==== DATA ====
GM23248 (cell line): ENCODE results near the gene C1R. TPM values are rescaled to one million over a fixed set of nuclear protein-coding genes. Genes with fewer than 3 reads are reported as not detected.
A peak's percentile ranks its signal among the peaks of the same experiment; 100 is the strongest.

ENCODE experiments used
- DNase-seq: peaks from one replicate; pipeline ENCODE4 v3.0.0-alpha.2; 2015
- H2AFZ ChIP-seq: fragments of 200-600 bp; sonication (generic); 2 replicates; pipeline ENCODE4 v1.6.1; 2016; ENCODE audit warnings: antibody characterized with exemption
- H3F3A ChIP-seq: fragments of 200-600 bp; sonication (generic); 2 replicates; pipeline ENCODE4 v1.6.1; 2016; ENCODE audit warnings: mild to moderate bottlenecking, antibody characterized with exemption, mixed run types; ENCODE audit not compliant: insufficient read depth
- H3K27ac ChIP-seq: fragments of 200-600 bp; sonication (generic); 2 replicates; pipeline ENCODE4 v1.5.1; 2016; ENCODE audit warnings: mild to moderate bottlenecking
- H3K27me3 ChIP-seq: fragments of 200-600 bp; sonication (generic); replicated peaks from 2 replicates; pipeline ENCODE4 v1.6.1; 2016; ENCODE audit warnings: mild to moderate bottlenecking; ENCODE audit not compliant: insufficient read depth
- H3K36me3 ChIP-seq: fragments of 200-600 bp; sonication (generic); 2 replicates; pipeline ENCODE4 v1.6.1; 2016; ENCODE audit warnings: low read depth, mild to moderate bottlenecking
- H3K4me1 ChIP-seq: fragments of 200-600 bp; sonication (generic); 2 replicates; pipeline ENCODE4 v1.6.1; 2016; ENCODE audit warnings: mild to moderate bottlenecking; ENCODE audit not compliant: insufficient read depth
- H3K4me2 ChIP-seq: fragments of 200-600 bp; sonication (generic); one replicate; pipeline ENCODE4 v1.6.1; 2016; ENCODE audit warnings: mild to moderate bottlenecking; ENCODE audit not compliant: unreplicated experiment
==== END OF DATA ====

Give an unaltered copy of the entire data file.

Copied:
GM23248 (cell line): ENCODE results near the gene C1R. TPM values are rescaled to one million over a fixed set of nuclear protein-coding genes. Genes with fewer than 3 reads are reported as not detected.
A peak's percentile ranks its signal among the peaks of the same experiment; 100 is the strongest.

ENCODE experiments used
- DNase-seq: peaks from one replicate; pipeline ENCODE4 v3.0.0-alpha.2; 2015
- H2AFZ ChIP-seq: fragments of 200-600 bp; sonication (generic); 2 replicates; pipeline ENCODE4 v1.6.1; 2016; ENCODE audit warnings: antibody characterized with exemption
- H3F3A ChIP-seq: fragments of 200-600 bp; sonication (generic); 2 replicates; pipeline ENCODE4 v1.6.1; 2016; ENCODE audit warnings: mild to moderate bottlenecking, antibody characterized with exemption, mixed run types; ENCODE audit not compliant: insufficient read depth
- H3K27ac ChIP-seq: fragments of 200-600 bp; sonication (generic); 2 replicates; pipeline ENCODE4 v1.5.1; 2016; ENCODE audit warnings: mild to moderate bottlenecking
- H3K27me3 ChIP-seq: fragments of 200-600 bp; sonication (generic); replicated peaks from 2 replicates; pipeline ENCODE4 v1.6.1; 2016; ENCODE audit warnings: mild to moderate bottlenecking; ENCODE audit not compliant: insufficient read depth
- H3K36me3 ChIP-seq: fragments of 200-600 bp; sonication (generic); 2 replicates; pipeline ENCODE4 v1.6.1; 2016; ENCODE audit warnings: low read depth, mild to moderate bottlenecking
- H3K4me1 ChIP-seq: fragments of 200-600 bp; sonication (generic); 2 replicates; pipeline ENCODE4 v1.6.1; 2016; ENCODE audit warnings: mild to moderate bottlenecking; ENCODE audit not compliant: insufficient read depth
- H3K4me2 ChIP-seq: fragments of 200-600 bp; sonication (generic); one replicate; pipeline ENCODE4 v1.6.1; 2016; ENCODE audit warnings: mild to moderate bottlenecking; ENCODE audit not compliant: unreplicated experiment